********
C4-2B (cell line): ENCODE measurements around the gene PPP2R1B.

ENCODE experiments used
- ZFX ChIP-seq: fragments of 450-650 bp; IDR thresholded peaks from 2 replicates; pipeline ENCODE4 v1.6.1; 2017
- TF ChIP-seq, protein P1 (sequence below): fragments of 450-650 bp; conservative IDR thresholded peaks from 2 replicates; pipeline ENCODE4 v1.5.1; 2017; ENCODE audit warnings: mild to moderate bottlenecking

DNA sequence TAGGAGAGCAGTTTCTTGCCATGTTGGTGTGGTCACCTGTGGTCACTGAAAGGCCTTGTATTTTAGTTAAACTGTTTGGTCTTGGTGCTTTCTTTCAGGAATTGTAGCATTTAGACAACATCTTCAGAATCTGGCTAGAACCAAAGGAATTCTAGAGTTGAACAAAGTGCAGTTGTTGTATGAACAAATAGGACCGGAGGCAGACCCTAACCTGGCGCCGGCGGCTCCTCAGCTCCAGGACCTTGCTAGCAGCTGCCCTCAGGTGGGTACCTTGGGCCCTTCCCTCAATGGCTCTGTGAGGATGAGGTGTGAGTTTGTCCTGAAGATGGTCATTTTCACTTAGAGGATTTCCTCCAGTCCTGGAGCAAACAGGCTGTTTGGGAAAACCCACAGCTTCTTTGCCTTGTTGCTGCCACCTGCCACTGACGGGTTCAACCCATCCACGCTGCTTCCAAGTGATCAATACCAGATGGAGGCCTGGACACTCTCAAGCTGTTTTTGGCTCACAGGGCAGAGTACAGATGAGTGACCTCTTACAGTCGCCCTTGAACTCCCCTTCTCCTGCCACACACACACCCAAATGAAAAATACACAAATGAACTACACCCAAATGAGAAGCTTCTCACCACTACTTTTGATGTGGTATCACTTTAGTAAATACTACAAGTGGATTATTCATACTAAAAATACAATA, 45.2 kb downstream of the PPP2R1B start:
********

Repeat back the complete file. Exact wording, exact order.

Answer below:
C4-2B (cell line): ENCODE measurements around the gene PPP2R1B.

ENCODE experiments used
- ZFX ChIP-seq: fragments of 450-650 bp; IDR thresholded peaks from 2 replicates; pipeline ENCODE4 v1.6.1; 2017
- TF ChIP-seq, protein P1 (sequence below): fragments of 450-650 bp; conservative IDR thresholded peaks from 2 replicates; pipeline ENCODE4 v1.5.1; 2017; ENCODE audit warnings: mild to moderate bottlenecking

DNA sequence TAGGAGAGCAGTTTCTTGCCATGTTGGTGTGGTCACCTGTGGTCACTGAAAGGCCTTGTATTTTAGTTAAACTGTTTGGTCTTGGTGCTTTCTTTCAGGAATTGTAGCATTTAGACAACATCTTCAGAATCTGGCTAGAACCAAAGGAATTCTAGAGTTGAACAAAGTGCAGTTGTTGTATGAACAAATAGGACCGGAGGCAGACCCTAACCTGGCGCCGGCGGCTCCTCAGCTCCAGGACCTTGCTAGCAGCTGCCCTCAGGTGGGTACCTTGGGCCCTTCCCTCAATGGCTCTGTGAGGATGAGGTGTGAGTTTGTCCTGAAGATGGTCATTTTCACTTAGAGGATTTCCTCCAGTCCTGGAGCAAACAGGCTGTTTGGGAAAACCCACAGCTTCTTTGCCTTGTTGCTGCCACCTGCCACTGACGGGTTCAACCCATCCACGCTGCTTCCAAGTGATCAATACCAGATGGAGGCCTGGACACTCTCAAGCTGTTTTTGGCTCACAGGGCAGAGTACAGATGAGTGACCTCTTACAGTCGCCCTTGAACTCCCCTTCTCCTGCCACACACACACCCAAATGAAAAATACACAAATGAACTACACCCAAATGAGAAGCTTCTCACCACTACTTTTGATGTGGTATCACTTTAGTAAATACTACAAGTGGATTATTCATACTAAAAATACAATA, 45.2 kb downstream of the PPP2R1B start: